Monday, June 10, 2019

Goodbye at Fringe

Goodbye by John Mark Jernigan a new play directed by Chris Crawford with music by Anthony R. Smith. The show starred T. Robert Pigott and he was seated center stage at the start of the show. Various interpersonal dinettes spiraled around him. Two men (Brian Brammer, Jeffery Correia) began an affair. One was cautious ant the other threw himself into the relationship without a second thought. A  young mother (Lauren Culver) was overwhelmed by the responsibilities of raising a new born child. She met a young man (John Mark Jernigan) in the park and his friendship helped give her strength. He adored the child and his attention gave her moments of rest. Later as she expressed her gratitude and affection he let her know that he was gay. The last relationship was between the main character and his sister. Their relationship was  about contentious but you could tell she loved him, despite their differences.

As these scenarios played out it slowly became apparent that they were all moments from the main characters pas life. He had been impetuous and passionate. He been open to ta young mothers plight and given her hope, and his relationship with his sister had given them both strength because of the shared history.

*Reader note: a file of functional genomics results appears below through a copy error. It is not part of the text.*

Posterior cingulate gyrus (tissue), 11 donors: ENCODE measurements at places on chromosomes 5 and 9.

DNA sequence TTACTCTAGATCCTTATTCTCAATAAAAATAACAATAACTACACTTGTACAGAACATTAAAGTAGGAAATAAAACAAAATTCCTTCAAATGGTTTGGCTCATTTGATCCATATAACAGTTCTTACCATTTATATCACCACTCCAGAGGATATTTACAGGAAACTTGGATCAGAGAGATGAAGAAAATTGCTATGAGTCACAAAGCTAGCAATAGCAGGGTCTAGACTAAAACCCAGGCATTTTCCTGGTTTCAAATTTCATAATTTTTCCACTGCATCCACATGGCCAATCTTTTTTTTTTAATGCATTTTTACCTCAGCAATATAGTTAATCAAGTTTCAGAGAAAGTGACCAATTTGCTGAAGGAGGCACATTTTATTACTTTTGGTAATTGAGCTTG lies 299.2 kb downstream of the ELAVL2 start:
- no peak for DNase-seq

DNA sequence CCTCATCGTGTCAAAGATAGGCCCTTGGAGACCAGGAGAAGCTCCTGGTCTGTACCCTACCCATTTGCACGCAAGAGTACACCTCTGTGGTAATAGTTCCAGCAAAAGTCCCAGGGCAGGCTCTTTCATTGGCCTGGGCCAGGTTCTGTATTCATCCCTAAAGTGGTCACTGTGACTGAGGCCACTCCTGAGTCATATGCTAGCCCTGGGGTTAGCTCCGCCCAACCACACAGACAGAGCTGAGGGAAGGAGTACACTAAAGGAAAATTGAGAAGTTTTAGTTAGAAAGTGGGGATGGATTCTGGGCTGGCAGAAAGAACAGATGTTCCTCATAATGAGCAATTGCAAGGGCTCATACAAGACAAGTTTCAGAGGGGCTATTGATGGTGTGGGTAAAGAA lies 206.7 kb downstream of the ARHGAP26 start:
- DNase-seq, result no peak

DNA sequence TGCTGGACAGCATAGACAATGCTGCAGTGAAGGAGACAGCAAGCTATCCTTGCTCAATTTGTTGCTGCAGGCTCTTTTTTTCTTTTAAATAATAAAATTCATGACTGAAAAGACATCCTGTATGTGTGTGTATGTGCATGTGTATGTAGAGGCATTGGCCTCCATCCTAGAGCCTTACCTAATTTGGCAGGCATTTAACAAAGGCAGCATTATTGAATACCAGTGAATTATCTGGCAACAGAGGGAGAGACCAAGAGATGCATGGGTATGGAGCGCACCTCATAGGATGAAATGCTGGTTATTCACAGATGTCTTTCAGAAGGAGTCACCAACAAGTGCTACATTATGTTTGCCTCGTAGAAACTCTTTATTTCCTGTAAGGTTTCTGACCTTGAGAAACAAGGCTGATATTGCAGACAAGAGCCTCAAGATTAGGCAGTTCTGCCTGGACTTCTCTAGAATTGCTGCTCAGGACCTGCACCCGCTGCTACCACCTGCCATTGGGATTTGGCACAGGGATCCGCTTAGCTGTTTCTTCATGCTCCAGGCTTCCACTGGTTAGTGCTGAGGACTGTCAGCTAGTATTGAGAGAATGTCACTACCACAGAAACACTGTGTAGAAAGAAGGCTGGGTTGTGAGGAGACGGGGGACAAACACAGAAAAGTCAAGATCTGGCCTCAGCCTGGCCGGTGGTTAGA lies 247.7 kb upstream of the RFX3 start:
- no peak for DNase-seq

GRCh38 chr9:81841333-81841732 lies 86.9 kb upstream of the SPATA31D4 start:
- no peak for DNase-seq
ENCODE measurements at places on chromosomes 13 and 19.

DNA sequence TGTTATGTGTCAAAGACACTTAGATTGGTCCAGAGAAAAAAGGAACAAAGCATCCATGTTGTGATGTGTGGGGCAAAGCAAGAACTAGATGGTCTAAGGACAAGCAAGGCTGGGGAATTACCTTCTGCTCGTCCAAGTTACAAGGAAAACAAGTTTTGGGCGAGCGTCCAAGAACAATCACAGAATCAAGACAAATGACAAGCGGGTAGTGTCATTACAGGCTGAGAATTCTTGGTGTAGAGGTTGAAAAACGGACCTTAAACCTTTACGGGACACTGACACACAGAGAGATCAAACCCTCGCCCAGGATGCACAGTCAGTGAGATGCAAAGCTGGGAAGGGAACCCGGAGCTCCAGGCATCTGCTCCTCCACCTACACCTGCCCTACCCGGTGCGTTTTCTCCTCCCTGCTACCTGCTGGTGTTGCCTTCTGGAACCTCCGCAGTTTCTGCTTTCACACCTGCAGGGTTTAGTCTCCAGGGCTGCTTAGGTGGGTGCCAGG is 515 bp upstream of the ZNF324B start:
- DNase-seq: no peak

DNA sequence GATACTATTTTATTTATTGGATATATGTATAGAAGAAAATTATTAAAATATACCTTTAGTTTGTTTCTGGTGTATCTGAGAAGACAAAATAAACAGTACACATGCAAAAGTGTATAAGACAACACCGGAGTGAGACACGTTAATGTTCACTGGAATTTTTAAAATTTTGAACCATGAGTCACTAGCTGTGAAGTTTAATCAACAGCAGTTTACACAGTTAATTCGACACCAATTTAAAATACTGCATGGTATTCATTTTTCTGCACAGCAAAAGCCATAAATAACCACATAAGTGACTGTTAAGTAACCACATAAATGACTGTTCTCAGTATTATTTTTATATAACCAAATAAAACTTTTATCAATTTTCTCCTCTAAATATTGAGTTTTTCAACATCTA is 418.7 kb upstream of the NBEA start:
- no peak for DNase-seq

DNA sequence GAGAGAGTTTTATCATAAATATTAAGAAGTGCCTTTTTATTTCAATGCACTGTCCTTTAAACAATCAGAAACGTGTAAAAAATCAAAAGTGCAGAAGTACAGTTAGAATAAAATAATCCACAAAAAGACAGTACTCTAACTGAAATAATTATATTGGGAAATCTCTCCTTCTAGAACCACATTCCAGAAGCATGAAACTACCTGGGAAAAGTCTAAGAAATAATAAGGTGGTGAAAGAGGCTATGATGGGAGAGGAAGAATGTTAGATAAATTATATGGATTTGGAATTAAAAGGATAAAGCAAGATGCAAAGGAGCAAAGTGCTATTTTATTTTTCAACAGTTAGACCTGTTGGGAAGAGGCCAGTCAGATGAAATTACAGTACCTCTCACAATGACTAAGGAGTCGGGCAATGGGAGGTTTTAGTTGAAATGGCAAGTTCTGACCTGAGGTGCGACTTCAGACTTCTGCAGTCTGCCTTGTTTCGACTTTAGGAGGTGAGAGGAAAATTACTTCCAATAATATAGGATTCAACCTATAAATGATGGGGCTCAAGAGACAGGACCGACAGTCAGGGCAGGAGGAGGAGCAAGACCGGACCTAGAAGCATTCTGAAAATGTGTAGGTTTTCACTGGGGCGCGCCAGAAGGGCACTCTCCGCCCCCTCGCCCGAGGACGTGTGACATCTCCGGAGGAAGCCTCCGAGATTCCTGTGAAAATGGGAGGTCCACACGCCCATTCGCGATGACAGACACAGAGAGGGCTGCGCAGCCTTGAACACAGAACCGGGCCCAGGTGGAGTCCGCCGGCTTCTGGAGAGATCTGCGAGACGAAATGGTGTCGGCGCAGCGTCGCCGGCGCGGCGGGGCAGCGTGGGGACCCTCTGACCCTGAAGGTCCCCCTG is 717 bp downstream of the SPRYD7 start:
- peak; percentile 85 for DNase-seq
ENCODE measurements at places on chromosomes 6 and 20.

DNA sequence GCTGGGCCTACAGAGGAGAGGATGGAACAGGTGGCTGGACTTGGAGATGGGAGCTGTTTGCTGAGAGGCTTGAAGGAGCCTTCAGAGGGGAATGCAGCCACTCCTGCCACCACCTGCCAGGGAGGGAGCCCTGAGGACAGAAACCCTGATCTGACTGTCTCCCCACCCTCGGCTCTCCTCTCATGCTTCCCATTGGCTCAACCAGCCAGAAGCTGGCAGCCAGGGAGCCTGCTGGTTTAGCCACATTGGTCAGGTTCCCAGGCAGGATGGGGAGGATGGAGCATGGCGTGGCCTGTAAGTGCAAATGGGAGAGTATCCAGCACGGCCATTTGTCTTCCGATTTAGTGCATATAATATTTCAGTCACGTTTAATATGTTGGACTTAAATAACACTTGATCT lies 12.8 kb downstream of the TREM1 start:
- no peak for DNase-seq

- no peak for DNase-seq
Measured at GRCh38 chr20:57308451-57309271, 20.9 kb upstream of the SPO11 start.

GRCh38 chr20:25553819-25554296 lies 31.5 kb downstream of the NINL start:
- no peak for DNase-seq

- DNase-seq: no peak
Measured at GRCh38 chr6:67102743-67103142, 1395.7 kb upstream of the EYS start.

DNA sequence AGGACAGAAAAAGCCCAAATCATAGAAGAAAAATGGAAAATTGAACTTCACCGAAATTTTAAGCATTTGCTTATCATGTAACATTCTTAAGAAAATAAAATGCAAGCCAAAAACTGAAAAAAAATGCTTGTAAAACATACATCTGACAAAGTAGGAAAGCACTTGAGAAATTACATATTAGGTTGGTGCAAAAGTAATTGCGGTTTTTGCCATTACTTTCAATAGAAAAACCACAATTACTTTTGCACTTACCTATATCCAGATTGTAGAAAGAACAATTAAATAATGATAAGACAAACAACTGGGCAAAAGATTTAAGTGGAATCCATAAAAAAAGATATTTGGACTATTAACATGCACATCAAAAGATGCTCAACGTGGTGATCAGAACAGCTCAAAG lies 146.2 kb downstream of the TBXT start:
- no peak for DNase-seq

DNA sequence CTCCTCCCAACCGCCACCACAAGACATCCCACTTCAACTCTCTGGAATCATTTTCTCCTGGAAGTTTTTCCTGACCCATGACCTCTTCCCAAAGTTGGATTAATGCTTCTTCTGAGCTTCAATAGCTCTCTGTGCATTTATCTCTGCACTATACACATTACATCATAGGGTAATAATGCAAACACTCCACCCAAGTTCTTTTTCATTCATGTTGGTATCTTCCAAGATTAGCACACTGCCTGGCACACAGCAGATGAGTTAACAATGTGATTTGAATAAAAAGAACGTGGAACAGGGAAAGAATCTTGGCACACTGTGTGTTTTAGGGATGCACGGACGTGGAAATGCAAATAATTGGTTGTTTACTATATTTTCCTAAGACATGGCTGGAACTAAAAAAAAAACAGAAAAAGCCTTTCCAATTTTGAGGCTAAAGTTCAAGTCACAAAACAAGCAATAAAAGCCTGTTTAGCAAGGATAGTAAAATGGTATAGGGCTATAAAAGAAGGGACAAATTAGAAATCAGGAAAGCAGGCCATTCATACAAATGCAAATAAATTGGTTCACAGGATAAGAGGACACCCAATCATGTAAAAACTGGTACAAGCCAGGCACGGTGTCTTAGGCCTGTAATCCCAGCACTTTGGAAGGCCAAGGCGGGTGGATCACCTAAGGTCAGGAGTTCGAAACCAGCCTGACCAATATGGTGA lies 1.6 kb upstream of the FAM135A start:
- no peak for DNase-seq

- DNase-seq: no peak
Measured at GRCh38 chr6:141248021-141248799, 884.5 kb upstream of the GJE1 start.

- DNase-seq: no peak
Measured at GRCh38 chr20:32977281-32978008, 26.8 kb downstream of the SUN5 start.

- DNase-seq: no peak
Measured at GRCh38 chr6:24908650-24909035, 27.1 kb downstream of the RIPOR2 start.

For some reason an urn stood quietly on a stool at the back of the stage.  As I sketched I wondered what it might mean. The main character began talking about his love of scuba diving and how quiet and serine it was under water. As he sank below the shimmering surface of the ocean he began to cry. Needless to say, it is hard to breath through the air tank respirator while crying. His sister reacted with shock and dismay to a call she received.

They say your life flashes before your eyes when it is your time to die. Perhaps that is what just transpired. Though never stated implicitly we were left wondering if that vase was full of ash. The lesson learned might be that we should live life without compromise. Nothing is guaranteed. All we can do is love and support each other along the way. The smallest kindness can have a huge impact on someone else's life.

Prints are available for each sketch for $250 and many originals can be purchased for $400. White museum grade shadow box frames are $100 more. You can e-mail Thor at

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